The Dark Tower V: Wolves of the Calla opened a journey that finally gave some single-minded purpose to an aimless cast of characters. It is about time, as the previous volume found the oddball foursome sitting on their hands and twiddling their thumbs. Even the previous volumes had Eddie, Susannah, and Jake confused to all hell. It firmly develops this complexity and nuance with the characters, reminding me primarily of Under the Dome. King excels at making interesting characters in a

This fifth volume firmly develops a complexity and nuance with the lead characters. But, it also handedly develops the second-tier cast in intriguing ways, reaffirming the small village with morally ambiguous characters, reminding me primarily of Under the Dome. King excels at making interesting characters in a smalltown setting (which Wizard and Glass could have been if it was more compelling, tightened up, and didn’t take away from the main plot.

Wolves of the Calla did one thing incredibly well- it managed to tell this largely standalone story of the gunslingers doing their job.It was actually a fascinating character story because every character was going through seismic growth in this volume. Despite the fact that it fell a bit flat with the consequences being marginal at worst. It developed the characters tremendously. Consider the brevity and involvement of Pere in this volume, as he began the book as a non-entity and ended it as a formidable force with range.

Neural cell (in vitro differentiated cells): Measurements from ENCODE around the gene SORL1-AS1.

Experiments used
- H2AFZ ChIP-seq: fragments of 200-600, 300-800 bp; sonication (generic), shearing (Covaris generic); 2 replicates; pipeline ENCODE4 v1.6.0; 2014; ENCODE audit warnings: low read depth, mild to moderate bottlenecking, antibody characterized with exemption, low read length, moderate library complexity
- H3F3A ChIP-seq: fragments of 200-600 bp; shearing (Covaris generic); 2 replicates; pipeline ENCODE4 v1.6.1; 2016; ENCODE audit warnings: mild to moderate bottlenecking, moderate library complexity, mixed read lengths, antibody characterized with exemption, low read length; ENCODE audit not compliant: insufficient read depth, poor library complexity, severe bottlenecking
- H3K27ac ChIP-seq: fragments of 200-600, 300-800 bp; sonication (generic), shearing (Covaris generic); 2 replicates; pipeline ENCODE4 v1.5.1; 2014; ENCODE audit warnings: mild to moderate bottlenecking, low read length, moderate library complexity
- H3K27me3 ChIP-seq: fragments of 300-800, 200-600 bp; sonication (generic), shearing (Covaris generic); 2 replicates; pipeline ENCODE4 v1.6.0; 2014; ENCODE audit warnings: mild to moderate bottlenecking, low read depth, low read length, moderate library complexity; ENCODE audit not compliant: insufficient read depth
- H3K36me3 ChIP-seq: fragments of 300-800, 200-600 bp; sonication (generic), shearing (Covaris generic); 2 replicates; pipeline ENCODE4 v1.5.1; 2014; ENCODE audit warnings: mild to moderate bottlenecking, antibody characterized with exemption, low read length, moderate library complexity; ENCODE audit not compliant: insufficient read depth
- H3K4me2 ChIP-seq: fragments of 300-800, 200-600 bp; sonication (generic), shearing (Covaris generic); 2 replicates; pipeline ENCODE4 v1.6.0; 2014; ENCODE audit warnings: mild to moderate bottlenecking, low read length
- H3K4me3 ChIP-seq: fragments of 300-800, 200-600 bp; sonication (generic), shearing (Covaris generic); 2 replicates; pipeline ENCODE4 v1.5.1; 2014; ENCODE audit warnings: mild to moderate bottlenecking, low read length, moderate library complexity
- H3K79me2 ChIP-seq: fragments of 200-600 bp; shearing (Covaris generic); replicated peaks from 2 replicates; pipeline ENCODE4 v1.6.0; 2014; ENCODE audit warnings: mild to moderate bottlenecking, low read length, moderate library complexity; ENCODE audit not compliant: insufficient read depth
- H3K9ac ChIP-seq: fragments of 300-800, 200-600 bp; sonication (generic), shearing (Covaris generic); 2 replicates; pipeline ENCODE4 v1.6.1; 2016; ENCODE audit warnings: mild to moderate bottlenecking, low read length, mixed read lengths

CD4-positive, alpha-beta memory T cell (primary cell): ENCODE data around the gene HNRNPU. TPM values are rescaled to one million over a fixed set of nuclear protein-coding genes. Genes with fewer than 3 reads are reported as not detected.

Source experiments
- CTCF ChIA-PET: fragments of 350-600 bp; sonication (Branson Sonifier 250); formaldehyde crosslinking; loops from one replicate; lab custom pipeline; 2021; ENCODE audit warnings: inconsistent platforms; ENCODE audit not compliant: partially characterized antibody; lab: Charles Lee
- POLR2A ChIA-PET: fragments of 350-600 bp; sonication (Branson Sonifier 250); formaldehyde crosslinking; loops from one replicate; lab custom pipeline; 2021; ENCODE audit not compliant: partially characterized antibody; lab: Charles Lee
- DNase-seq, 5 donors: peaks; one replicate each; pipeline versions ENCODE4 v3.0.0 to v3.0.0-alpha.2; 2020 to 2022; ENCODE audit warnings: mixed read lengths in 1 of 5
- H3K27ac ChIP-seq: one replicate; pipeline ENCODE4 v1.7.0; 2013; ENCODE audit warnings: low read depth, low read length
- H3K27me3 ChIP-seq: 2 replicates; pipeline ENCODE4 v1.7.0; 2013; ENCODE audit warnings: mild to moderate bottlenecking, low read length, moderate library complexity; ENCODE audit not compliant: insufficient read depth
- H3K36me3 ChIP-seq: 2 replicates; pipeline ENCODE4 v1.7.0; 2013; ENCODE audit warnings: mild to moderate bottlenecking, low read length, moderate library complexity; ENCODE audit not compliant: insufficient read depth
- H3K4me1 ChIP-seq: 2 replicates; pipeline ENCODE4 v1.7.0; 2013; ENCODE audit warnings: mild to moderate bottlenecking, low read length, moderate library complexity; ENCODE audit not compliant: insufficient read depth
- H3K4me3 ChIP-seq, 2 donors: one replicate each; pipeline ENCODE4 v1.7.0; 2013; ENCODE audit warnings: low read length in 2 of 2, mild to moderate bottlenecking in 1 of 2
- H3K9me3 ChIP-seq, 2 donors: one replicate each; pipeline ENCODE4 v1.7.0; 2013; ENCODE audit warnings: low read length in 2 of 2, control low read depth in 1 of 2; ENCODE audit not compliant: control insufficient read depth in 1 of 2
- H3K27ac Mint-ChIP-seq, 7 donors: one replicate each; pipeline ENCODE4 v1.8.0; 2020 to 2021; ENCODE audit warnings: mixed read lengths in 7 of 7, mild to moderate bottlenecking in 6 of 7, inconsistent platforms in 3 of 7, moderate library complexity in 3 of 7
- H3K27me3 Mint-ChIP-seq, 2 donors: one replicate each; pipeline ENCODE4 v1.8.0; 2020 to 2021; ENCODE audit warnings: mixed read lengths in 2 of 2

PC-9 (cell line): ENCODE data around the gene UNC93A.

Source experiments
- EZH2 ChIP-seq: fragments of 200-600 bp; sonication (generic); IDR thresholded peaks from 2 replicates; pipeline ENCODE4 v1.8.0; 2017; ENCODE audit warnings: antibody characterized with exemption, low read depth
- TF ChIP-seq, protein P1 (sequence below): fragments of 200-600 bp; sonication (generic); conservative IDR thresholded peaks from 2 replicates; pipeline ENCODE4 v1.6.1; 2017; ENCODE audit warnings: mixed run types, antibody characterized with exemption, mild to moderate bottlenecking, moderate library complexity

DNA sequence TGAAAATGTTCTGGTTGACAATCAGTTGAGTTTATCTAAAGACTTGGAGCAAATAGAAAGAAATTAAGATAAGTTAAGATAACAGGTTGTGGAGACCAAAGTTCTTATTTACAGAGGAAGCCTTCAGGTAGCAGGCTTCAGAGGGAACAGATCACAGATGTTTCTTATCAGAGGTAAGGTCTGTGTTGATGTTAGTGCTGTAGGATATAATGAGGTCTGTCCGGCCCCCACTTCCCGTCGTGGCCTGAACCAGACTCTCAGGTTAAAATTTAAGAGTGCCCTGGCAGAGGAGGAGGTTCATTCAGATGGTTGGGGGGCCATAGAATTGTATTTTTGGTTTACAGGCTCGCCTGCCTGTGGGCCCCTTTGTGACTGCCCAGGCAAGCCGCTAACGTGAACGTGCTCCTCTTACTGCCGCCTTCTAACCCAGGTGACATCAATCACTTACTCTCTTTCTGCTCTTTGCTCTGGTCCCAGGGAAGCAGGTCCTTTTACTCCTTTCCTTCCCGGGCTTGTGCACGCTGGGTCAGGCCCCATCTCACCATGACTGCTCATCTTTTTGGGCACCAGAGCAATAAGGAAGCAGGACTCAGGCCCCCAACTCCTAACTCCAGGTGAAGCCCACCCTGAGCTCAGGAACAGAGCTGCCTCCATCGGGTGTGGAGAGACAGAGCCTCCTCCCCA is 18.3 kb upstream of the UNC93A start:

The flaws start with the nebulous and mysterious Randall Flagg, a staple in the Stephen King ethos. I really think Flagg should have had a major presence here and killed a main character (giving him a larger presence and upping the threat as the story tensed). The rise in tension and seriousness of it all was a major theme in Wolves. I feel like this is such an obvious development, that I am shocked it didn’t happen as I write it here.

Overall, Wolves was quite strong, probably my second favorite in the series. It falls to some basic King fallacies, such as bloat and developing minor characters without any resolution. But, its standalone nature and dynamic character development was very much needed for the three main non-Roland characters. Perhaps interestingly, Wolves may be the only volume in the series that could stand on its own, with some minor edits to the front and the back to establish the characters and offer closure, respectively.